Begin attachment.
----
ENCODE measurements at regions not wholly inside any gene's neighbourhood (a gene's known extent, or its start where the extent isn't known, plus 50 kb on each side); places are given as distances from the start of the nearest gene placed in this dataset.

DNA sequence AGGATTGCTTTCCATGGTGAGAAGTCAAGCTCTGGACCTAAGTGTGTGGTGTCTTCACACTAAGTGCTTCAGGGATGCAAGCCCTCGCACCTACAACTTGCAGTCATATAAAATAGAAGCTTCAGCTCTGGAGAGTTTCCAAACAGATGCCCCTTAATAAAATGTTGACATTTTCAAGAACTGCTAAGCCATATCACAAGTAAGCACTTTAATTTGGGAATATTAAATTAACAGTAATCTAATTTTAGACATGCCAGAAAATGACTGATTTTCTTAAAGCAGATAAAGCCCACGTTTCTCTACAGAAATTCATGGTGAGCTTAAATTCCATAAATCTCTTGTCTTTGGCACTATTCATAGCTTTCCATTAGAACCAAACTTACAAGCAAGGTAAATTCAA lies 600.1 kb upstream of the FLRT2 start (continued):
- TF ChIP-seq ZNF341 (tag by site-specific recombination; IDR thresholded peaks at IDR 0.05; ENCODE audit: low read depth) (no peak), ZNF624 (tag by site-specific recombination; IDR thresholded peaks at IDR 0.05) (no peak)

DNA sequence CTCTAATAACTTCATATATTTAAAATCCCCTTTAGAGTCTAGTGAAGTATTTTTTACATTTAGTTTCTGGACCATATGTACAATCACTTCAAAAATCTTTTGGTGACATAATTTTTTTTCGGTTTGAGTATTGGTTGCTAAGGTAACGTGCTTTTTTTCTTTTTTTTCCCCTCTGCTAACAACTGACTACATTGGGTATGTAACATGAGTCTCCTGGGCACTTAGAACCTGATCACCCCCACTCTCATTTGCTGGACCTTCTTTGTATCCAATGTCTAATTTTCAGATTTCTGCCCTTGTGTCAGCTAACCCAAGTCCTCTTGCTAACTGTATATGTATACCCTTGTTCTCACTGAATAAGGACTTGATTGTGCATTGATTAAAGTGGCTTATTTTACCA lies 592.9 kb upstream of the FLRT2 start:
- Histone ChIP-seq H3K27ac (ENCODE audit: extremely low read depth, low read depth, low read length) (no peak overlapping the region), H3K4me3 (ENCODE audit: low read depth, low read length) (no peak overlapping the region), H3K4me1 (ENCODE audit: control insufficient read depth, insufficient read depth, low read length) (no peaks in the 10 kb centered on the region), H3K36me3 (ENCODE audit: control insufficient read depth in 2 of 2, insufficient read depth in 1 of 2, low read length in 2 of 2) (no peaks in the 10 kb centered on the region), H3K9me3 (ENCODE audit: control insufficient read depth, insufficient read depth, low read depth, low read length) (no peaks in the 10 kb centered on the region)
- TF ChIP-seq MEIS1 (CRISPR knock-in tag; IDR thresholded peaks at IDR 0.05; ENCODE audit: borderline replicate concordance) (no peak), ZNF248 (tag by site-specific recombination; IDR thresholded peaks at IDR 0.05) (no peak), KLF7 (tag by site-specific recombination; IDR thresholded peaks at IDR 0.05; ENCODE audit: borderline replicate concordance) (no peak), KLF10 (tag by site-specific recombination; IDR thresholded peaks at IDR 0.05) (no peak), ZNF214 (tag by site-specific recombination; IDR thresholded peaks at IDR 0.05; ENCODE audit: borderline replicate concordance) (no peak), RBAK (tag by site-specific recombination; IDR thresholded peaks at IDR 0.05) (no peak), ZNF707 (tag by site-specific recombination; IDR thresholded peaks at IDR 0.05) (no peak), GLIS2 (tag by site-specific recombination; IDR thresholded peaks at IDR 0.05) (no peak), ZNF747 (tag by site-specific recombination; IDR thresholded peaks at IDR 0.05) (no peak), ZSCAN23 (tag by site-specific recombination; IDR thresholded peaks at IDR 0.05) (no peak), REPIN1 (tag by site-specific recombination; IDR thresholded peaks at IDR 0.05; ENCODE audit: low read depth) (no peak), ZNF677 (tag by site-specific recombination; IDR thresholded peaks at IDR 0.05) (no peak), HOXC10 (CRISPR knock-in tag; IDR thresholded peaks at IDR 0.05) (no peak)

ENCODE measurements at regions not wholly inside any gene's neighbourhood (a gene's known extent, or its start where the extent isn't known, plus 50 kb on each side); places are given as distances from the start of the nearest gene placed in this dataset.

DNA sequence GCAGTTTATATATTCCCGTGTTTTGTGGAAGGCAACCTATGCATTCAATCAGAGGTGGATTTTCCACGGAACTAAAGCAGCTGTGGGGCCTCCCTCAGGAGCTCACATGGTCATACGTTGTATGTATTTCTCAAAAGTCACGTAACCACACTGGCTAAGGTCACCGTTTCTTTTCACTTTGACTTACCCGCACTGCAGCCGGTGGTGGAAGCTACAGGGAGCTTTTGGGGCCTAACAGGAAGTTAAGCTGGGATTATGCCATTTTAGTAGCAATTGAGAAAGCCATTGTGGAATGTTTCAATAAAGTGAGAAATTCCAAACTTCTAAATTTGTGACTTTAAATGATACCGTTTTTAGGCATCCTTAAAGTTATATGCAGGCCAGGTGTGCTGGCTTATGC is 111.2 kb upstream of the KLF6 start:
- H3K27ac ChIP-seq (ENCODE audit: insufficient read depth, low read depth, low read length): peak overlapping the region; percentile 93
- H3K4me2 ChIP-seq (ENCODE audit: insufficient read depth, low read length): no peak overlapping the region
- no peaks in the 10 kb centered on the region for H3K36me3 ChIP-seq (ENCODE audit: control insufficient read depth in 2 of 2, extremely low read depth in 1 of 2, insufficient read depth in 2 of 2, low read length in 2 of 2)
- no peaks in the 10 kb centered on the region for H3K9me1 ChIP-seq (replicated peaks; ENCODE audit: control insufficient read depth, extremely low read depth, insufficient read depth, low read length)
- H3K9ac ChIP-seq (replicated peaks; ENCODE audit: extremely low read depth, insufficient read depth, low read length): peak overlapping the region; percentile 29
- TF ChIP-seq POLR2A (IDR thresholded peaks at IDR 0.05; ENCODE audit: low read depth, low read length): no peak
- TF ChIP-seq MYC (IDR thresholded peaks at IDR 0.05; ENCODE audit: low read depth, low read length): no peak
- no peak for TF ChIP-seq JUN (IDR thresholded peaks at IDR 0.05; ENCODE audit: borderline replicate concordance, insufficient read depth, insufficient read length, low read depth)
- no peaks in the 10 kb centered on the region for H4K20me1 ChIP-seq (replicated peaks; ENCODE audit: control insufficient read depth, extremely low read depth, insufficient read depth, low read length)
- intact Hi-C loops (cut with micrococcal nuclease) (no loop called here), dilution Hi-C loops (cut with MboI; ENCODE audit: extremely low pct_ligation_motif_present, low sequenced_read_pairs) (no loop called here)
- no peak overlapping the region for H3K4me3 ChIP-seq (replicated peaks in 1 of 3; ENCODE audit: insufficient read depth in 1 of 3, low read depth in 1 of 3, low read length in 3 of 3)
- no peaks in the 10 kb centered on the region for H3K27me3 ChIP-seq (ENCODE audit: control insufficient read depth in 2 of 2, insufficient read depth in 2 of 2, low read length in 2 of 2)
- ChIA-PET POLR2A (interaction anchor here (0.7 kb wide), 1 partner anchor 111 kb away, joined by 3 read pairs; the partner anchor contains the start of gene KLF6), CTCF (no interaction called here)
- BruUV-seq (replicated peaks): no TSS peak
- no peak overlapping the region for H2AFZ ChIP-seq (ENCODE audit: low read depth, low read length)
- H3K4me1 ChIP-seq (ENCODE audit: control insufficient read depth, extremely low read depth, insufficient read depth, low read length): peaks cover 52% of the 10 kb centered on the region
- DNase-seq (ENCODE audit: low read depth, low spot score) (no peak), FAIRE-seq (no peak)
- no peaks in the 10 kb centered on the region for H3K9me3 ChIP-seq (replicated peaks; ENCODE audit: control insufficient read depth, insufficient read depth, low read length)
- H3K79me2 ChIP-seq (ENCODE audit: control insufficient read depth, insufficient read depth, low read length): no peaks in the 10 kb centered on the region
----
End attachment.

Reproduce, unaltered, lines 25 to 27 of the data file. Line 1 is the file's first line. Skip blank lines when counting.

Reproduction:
- DNase-seq (ENCODE audit: low read depth, low spot score) (no peak), FAIRE-seq (no peak)
- no peaks in the 10 kb centered on the region for H3K9me3 ChIP-seq (replicated peaks; ENCODE audit: control insufficient read depth, insufficient read depth, low read length)
- H3K79me2 ChIP-seq (ENCODE audit: control insufficient read depth, insufficient read depth, low read length): no peaks in the 10 kb centered on the region